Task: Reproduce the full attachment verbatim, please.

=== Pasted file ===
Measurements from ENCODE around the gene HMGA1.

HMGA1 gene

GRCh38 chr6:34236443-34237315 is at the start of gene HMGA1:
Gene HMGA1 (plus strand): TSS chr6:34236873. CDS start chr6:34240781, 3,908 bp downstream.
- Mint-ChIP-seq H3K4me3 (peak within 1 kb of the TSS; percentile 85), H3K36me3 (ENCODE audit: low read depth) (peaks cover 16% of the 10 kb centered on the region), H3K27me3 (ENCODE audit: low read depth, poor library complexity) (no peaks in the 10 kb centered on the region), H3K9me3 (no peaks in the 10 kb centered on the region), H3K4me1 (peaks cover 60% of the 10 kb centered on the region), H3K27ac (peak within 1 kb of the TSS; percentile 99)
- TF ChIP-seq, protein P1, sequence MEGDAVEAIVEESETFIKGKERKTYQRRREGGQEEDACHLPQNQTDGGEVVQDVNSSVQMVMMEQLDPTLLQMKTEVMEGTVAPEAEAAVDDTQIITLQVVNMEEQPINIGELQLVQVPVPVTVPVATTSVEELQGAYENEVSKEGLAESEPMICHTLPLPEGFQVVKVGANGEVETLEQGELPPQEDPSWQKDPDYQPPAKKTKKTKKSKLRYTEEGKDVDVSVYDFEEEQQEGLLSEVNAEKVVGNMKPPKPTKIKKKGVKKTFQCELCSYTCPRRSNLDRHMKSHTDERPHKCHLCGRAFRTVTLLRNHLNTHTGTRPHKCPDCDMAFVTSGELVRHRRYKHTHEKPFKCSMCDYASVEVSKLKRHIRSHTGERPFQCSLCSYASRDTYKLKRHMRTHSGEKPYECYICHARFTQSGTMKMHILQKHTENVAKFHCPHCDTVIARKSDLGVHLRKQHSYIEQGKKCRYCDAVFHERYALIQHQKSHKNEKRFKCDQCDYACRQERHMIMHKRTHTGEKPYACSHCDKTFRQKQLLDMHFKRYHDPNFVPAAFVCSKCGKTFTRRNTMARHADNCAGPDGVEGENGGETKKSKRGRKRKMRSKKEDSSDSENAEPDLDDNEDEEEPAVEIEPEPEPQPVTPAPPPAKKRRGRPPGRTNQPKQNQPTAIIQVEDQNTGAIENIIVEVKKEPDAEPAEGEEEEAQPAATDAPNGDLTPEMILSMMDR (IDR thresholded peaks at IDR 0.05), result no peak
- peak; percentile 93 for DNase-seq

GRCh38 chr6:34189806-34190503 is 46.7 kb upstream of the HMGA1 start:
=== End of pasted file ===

Measurements from ENCODE around the gene HMGA1.

HMGA1 gene

GRCh38 chr6:34236443-34237315 is at the start of gene HMGA1:
Gene HMGA1 (plus strand): TSS chr6:34236873. CDS start chr6:34240781, 3,908 bp downstream.
- Mint-ChIP-seq H3K4me3 (peak within 1 kb of the TSS; percentile 85), H3K36me3 (ENCODE audit: low read depth) (peaks cover 16% of the 10 kb centered on the region), H3K27me3 (ENCODE audit: low read depth, poor library complexity) (no peaks in the 10 kb centered on the region), H3K9me3 (no peaks in the 10 kb centered on the region), H3K4me1 (peaks cover 60% of the 10 kb centered on the region), H3K27ac (peak within 1 kb of the TSS; percentile 99)
- TF ChIP-seq, protein P1, sequence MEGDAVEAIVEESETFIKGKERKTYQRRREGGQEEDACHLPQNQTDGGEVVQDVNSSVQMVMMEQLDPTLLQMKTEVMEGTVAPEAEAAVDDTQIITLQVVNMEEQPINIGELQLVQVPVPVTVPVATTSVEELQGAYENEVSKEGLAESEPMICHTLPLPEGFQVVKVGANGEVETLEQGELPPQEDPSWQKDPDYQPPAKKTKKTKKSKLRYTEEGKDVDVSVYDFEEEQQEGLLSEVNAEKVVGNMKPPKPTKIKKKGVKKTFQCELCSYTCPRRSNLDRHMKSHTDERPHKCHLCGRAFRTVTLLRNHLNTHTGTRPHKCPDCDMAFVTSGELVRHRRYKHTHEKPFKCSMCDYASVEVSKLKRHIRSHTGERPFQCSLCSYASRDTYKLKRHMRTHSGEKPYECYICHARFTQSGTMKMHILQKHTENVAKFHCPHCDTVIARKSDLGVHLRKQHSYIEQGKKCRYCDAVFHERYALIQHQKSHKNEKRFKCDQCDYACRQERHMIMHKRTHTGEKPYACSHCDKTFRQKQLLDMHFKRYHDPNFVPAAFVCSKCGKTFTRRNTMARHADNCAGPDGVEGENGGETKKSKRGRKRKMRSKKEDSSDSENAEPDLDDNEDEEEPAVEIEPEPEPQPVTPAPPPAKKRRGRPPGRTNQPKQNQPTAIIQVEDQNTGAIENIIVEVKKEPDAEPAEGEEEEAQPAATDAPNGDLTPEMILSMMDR (IDR thresholded peaks at IDR 0.05), result no peak
- peak; percentile 93 for DNase-seq

GRCh38 chr6:34189806-34190503 is 46.7 kb upstream of the HMGA1 start: